As for the car. I saw the article in the Daily Mail. Having photographed the row of houses myself it's not that difficult to get an image without the car in it. There aren't a lot of angles but it's not an impossible situation.

 

I have my own situation if I photograph Salisbury cathedral across the water meadows. In front of the cathedral is a large house. Parked outside is always a camper van. It looks ugly but there is nothing I can do about it and I don't Photoshop it out either. It's there, I live with it.

 

The bloke with the yellow car has every right to park on his property. As the residents quite rightly said "this ain't Disney!"

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Am I the only one who likes the car? The scene is nothing but an old postcard without some touch of modernity. The guy is welcomed to park his car on my block should he choose to drive across the ocean on his next trip to the States.

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I live not too far from Bibury where this is happening, also in an old row of Cotswold terrace cottages, are all Grade 2 listed (protected properties -  can't use/have plastic guttering/ satelite dish/ double glazed windows/ dayglo orange front door etc. etc.).

 

The moaning local photographer mentioned in the article should be thankful it's just a yellow car (that can move!), and not like where I live, where the council keep erecting more pointless roadsigns in an area where you can barely do more than 20mph (because narrow, bend, junction,....).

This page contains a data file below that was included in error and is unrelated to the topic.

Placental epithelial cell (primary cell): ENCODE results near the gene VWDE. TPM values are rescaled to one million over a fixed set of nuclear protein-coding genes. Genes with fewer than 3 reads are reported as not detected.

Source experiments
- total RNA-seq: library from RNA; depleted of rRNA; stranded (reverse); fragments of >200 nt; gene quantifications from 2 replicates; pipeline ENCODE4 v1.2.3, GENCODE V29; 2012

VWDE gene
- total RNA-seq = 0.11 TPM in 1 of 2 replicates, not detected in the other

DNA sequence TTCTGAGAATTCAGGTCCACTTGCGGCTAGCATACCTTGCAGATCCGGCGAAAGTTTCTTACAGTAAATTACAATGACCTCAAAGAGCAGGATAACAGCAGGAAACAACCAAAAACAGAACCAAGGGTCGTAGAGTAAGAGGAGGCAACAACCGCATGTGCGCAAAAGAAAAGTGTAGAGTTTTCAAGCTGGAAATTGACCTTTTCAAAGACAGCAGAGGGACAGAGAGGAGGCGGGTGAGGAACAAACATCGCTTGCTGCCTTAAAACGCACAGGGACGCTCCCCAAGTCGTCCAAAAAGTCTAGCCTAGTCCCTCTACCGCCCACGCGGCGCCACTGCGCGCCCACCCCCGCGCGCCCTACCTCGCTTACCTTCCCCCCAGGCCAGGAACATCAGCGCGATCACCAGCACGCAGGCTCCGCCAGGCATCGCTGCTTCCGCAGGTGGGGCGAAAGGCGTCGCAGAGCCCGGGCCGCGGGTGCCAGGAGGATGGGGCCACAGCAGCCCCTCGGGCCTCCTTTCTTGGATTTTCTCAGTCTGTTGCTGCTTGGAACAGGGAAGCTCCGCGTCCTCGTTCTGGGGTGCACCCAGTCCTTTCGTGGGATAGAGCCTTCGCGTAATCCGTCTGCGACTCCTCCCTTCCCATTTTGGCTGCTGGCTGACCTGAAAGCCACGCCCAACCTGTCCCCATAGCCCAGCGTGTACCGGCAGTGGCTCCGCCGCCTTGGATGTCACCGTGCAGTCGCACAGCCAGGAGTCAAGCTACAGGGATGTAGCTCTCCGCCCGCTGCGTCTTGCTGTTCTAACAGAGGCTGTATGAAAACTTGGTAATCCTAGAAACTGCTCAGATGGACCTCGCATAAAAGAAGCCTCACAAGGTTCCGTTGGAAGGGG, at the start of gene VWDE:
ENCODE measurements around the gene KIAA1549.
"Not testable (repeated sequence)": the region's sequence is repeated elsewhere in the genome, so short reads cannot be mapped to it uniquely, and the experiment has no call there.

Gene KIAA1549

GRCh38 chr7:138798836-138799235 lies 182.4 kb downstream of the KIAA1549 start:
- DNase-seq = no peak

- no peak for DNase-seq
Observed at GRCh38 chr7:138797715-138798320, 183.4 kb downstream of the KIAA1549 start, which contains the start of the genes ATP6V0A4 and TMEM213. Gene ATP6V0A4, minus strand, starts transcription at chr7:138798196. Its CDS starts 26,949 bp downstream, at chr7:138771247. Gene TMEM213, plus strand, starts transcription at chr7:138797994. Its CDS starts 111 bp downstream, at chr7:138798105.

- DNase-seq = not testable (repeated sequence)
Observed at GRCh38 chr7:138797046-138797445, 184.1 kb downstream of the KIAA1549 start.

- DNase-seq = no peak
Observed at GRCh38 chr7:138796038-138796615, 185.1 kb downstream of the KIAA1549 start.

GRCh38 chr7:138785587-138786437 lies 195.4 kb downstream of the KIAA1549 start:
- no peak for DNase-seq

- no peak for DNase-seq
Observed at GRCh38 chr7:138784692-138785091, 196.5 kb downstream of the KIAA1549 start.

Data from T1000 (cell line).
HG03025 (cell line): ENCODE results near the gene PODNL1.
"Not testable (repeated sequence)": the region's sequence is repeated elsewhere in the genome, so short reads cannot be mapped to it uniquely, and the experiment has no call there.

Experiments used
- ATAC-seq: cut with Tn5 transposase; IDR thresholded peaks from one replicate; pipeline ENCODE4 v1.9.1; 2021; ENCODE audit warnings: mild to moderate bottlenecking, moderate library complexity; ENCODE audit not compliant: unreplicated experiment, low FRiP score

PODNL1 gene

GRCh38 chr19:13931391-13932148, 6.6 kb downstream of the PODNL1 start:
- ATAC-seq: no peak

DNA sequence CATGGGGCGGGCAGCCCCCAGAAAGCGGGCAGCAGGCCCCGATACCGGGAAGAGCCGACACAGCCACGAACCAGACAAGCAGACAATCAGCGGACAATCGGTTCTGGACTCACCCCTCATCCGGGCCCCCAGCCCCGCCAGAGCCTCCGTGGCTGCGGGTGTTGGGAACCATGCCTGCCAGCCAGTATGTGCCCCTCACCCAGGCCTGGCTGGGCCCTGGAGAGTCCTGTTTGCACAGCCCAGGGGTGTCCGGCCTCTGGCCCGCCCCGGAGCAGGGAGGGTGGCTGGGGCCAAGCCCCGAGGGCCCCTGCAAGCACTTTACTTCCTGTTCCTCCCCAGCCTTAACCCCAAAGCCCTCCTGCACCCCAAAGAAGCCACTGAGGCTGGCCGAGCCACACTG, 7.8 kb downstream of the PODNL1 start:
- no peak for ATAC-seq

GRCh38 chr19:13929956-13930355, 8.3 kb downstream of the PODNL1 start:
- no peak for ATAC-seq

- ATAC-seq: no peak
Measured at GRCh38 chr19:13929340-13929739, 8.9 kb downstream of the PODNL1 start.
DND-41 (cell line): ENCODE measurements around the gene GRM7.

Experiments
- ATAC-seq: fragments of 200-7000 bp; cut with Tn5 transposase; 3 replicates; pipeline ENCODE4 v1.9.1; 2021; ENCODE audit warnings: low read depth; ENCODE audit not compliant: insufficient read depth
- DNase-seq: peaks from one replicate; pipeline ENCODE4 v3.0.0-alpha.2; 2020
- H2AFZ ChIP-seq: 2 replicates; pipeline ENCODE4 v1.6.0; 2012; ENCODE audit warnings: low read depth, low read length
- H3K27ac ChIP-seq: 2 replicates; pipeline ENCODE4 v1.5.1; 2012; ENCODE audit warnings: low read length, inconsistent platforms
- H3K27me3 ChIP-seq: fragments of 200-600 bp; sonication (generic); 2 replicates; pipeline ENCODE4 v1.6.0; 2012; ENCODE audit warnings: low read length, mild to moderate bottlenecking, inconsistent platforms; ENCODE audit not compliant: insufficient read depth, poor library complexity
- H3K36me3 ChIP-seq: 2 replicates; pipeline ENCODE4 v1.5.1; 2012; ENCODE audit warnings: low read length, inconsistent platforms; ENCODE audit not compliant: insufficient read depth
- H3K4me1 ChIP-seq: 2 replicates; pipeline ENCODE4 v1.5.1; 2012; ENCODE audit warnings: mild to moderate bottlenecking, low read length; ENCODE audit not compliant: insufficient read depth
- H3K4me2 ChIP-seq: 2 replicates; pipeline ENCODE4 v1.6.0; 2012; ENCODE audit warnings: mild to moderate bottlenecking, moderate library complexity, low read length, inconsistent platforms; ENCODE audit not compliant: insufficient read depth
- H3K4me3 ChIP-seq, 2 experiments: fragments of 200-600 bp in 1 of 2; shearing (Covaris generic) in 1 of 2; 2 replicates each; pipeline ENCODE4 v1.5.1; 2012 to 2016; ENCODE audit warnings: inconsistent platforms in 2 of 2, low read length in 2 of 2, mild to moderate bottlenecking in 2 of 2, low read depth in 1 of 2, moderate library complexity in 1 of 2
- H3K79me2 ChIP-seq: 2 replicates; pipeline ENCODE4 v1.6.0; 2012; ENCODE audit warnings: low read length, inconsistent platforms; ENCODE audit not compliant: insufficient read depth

Too much street furniture = visual pollution :angry:

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If, as the OP says, it is indeed the most photographed row of houses in the world, it must be over-represented in stock libraries . . . so assuming it doesn't constantly change, would any stock photographer even be interested in shooting it, car or no car?

 

dd

Edited by dustydingo
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If, as the OP says, it is indeed the most photographed row of houses in the world, it must be over-represented in stock libraries . . . so assuming it doesn't constantly change, would any stock photographer even be interested in shooting it, car or no car?

 

dd

In a word, yes. One of my images from there sold to an Australian company for just under $1k if memory serves. You could say the same about the Eiffel Tower in Paris. There must be millions up on millions of photos of that and yet it still sells!

 

PS Just seen in my sales this morning that just sold not one but two images of the Eiffel Tower shot last year. Never not photograph something because it's been to death. There is always hope :)

Edited by Jools Elliott
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If, as the OP says, it is indeed the most photographed row of houses in the world, it must be over-represented in stock libraries . . . so assuming it doesn't constantly change, would any stock photographer even be interested in shooting it, car or no car?

 

dd

In a word, yes. One of my images from there sold to an Australian company for just under $1k if memory serves. You could say the same about the Eiffel Tower in Paris. There must be millions up on millions of photos of that and yet it still sells!

 

PS Just seen in my sales this morning that just sold not one but two images of the Eiffel Tower shot last year. Never not photograph something because it's been to death. There is always hope :)